Gambling Commission fines LeoVegas £1.3m

| By Robert Fletcher
The Great Britain Gambling Commission has ordered LeoVegas to pay a fine of £1.3m (€1.6m/$1.6m) after identifying a series of failings, many related to setting triggers too high.

Following a review of the online gambling operator’s licence, the Commission found that between October 2019 and October 2020, LeoVegas breached a number of its licence conditions.

Breaking down some of the breaches, the regulator said the social responsibility failures included LeoVegas setting spend triggers for safer gambling team customer review that were significantly higher than the average customer’s spend without any explanation as to how this was appropriate.

The operator was also found to have set the point at which customers were made to take a 45-minute cool-off period at six hours of play, without explaining why.

As well as its triggers being set too high, the Commission said LeoVegas also failed to act on its own policy of interacting with customers that had denied deposits, cancelled withdrawals, long gaming sessions or gambling sessions that took place late at night or early in the morning

In addition, the Commission said LeoVegas did not sufficiently take into account guidance issued by the regulator in 2019 on customer interaction.

The AML failures included setting financial triggers for anti-money laundering reviews too high.

The Commission said LeoVegas also “relied too heavily on ineffective threshold triggers and inadequate information” to determine how much a player can spend.

The regulator also said that there were inappropriate controls to stop players that LeoVegas knew little about spending a large amount of money in a short space of time.

Specific rule breaches included paragraphs 2 and 3 of licence condition 12.1.1 on anti-money laundering, which relate to the prevention of money laundering and terrorist financing, as well as paragraph 1 of licence condition 12.1.2, also in reference to AML.

LeoVegas was also found to have failed to comply with paragraphs 1(a),1(b) and 2 of social responsibility code of practice (SRCP) 3.4.1 in relation to customer interaction.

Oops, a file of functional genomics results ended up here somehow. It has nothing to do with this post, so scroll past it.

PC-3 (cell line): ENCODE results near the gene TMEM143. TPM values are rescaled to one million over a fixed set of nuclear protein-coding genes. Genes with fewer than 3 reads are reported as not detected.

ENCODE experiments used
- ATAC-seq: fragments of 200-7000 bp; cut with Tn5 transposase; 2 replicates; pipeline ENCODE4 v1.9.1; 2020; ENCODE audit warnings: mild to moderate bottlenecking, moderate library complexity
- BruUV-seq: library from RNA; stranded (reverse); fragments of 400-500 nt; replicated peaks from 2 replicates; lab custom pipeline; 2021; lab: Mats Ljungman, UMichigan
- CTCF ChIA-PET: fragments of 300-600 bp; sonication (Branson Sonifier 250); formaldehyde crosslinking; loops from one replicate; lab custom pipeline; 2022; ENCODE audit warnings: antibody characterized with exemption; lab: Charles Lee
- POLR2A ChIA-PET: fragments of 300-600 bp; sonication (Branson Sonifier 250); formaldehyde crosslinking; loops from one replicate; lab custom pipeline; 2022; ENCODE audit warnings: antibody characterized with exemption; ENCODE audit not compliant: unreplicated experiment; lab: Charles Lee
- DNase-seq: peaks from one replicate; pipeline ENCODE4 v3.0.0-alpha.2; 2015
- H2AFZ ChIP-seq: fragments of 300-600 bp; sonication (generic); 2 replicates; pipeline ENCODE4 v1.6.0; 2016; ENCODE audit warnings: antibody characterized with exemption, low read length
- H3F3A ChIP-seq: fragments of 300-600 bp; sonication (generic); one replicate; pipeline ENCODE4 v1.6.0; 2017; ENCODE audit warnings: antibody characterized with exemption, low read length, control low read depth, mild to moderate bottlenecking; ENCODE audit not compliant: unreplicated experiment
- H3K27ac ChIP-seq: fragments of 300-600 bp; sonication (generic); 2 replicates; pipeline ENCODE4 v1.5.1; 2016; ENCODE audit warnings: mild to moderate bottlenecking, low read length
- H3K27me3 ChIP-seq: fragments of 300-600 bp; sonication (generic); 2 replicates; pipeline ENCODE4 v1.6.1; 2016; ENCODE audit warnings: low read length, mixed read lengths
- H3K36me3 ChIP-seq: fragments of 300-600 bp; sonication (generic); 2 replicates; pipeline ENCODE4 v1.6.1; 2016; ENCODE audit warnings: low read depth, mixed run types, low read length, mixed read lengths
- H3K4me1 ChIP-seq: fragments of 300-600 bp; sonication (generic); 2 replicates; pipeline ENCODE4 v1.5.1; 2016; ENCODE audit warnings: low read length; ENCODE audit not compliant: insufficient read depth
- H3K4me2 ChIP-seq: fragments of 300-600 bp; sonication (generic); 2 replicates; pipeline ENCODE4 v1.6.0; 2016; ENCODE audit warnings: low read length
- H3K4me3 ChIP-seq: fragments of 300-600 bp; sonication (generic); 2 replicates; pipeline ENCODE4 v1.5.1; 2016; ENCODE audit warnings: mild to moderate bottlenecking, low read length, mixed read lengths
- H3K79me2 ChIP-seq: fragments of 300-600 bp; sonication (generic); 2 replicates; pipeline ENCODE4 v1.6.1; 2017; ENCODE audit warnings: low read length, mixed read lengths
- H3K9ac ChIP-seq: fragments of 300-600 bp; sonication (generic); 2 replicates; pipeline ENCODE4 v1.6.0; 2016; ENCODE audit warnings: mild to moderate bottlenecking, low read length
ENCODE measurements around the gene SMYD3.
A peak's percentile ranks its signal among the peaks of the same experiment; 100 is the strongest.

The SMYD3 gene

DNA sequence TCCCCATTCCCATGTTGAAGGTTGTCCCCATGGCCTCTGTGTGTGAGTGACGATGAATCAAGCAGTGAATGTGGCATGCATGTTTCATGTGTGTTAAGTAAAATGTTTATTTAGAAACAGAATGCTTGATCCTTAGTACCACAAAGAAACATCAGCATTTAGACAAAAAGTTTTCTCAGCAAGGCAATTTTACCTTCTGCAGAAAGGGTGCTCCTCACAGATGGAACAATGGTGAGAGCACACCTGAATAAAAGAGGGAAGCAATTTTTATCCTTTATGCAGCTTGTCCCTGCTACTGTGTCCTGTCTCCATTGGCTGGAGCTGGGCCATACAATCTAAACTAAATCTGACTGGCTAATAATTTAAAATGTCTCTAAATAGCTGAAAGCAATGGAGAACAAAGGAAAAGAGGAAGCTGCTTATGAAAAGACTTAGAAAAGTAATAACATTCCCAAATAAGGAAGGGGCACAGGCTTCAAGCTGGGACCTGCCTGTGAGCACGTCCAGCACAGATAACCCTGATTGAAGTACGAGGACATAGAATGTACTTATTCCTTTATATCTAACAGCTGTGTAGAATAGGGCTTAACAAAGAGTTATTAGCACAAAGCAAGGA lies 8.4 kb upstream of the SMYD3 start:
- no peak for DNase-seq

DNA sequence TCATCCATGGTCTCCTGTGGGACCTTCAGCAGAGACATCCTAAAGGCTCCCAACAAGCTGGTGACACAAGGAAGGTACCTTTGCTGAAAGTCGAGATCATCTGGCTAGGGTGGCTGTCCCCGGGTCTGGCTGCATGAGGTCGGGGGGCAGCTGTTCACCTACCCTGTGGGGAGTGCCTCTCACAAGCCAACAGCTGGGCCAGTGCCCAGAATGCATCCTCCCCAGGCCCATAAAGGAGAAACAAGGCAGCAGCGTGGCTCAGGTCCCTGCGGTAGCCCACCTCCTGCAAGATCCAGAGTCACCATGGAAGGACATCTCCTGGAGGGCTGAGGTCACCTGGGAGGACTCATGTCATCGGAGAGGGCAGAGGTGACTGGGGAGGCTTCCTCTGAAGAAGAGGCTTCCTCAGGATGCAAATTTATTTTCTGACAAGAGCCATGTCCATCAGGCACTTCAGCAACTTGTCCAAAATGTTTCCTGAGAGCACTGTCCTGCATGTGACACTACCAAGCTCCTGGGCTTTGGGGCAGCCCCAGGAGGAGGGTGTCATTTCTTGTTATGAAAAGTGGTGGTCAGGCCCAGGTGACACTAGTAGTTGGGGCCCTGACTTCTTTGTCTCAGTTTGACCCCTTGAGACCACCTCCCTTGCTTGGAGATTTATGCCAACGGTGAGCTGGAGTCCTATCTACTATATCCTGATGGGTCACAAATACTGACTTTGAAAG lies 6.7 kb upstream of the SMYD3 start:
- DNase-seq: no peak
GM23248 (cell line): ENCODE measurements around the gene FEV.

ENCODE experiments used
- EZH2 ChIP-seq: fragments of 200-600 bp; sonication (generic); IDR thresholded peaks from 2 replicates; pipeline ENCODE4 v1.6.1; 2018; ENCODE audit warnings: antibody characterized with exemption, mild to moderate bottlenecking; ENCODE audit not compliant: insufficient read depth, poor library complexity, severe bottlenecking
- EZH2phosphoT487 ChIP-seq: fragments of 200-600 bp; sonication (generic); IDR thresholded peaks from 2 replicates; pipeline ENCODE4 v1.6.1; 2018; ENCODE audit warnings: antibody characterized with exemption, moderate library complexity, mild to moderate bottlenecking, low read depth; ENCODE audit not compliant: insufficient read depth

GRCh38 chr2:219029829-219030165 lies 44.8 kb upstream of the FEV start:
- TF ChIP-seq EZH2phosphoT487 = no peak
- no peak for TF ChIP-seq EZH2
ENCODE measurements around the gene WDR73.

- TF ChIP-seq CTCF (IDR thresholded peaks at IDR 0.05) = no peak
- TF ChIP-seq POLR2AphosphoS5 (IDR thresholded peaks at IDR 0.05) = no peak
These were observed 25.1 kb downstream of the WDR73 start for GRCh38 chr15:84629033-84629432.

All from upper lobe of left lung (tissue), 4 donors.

In addition, the Commission said LeoVegas did not comply with SRCP 3.9.1 regarding the identification of customers and failed to act in accordance with ordinary code provision (OCP) 2.1.1 in reference to AML.

LeoVegas, which runs Leovegas.com, Slotboss.co.uk, Pinkcasino.co.uk, Betuk.com and 21.co.uk, will also receive an official warning and undergo an audit to ensure it is effectively implementing AML and social responsibility policies, procedures and controls.

The regulator noted that LeoVegas cooperated with the Commission throughout the investigation and has taken appropriate remedial action to address the identified failings.

“We identified this through focused compliance activity and we will continue to take action against other operators if they do not learn the lessons our enforcement work is providing,” the Commission’s director of enforcement and intelligence, Leanne Oxley, said.

“This case is a further example of operators failing to protect customers and failing to be alive to money laundering risks within their business.”

LeoVegas may soon be acquired by land-based giant MGM Resorts, after the LeoVegas board unanimously recommended shareholders approve an acquisition offer from MGM. MGM will pay SEK61 (£4.90/€5.85/$6.16) per share to acquire all of LeoVegas’ share capital. MGM said it will finance the deal through its existing cash reserves.

However, a month after the offer was announced, the Swedish Economic Crime Authority launched a preliminary investigation into suspected insider trading in LeoVegas’ shares related to the deal.

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